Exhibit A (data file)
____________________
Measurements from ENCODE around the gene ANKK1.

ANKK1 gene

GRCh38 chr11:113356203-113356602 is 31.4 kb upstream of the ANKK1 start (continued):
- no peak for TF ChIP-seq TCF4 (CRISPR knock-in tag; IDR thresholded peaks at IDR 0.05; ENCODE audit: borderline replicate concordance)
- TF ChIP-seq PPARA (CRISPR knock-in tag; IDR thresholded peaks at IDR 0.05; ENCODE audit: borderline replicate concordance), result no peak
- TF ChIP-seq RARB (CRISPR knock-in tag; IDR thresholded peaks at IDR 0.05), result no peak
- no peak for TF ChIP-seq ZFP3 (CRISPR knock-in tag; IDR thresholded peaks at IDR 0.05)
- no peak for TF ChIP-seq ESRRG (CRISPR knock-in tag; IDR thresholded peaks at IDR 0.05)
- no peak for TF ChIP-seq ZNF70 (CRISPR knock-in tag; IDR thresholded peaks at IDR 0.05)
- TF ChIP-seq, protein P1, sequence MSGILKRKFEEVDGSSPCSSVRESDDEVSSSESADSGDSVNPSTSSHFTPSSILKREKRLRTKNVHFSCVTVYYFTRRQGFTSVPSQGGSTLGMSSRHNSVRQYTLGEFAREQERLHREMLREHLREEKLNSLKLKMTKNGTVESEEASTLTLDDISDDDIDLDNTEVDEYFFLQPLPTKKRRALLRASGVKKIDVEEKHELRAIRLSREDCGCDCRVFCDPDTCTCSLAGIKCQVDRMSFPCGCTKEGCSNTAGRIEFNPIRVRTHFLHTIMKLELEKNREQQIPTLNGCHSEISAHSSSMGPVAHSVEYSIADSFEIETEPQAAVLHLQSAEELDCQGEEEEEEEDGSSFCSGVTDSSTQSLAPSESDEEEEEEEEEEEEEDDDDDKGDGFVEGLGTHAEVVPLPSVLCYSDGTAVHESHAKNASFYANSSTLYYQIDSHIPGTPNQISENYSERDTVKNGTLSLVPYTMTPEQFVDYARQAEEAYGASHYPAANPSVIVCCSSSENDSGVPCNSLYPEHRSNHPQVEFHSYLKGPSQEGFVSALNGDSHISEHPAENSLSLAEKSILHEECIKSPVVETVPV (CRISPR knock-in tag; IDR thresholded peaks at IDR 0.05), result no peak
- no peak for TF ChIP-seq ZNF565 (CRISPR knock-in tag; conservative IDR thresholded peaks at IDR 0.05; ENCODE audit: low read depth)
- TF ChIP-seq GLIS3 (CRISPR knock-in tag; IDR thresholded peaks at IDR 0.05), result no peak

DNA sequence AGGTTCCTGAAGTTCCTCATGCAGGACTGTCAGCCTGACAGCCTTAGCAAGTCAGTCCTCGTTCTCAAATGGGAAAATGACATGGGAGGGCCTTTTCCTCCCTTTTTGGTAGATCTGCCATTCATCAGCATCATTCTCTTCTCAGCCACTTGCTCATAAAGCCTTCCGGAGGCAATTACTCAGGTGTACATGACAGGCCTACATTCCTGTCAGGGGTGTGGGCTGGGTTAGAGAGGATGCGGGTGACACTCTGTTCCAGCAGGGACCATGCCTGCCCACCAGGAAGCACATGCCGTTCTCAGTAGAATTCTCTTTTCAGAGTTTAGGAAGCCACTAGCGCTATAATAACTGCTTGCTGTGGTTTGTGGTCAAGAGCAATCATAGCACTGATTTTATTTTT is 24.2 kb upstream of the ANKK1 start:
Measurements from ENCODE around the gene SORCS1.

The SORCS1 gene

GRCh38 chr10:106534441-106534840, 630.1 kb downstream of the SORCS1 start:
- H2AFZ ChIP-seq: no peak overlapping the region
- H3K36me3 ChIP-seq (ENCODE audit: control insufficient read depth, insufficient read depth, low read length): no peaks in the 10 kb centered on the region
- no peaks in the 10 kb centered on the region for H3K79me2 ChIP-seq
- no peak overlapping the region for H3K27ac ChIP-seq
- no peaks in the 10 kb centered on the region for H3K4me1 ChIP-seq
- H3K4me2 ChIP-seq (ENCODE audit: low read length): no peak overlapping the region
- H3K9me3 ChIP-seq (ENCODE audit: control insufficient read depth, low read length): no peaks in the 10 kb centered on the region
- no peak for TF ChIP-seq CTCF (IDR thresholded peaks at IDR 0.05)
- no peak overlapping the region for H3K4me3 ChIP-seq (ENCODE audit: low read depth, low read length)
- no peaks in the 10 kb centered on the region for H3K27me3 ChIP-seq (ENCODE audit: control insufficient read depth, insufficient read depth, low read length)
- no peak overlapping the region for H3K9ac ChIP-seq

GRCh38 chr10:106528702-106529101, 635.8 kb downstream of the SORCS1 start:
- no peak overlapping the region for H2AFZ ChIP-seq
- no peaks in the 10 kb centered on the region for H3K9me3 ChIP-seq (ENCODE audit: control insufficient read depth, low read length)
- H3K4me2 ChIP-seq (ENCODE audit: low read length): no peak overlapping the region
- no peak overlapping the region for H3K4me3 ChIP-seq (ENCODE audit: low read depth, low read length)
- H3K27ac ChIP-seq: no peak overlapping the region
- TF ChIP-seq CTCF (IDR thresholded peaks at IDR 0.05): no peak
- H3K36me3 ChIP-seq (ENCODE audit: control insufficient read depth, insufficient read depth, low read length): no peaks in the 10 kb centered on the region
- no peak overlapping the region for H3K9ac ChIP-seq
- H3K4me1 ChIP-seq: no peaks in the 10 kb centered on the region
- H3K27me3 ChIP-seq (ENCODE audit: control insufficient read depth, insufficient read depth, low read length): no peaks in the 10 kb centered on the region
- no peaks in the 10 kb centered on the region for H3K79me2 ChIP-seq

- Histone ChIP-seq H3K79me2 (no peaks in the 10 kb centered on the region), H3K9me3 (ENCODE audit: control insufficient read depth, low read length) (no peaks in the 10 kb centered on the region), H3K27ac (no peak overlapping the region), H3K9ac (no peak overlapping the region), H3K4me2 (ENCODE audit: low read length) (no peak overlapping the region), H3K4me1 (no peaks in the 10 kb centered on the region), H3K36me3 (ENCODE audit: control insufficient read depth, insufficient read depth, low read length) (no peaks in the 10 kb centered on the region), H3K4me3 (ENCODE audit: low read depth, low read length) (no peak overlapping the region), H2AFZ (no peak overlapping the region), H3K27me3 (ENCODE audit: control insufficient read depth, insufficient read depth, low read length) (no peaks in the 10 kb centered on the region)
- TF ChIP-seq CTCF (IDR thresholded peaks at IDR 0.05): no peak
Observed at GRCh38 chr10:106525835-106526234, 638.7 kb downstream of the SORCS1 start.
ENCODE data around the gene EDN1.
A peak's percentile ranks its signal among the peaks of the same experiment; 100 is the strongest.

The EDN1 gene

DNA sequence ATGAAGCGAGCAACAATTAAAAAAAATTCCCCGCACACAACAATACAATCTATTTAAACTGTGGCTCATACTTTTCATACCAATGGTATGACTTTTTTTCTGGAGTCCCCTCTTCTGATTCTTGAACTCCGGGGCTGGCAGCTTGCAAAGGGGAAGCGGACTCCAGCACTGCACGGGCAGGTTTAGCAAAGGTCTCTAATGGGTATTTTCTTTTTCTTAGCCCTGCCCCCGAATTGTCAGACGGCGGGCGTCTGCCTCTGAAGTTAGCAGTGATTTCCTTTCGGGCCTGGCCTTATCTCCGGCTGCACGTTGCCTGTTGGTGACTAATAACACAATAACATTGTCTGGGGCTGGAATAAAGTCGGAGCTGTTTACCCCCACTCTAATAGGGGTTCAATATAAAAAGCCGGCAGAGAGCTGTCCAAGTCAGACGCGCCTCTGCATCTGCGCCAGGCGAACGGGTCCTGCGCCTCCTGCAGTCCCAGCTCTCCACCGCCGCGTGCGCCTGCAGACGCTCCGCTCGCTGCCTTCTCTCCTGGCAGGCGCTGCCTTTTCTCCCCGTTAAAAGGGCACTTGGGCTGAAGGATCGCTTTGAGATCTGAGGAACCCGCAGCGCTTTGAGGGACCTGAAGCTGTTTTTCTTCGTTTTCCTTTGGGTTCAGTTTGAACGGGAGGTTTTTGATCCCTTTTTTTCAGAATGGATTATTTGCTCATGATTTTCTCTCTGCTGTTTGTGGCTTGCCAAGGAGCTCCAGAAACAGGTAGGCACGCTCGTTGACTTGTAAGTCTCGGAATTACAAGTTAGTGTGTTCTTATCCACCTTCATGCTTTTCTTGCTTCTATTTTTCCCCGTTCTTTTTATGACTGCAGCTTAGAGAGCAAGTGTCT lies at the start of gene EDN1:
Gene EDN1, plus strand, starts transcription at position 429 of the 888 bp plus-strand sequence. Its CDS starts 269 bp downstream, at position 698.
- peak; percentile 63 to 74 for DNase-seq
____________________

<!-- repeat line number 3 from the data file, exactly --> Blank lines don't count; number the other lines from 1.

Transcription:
GRCh38 chr11:113356203-113356602 is 31.4 kb upstream of the ANKK1 start (continued):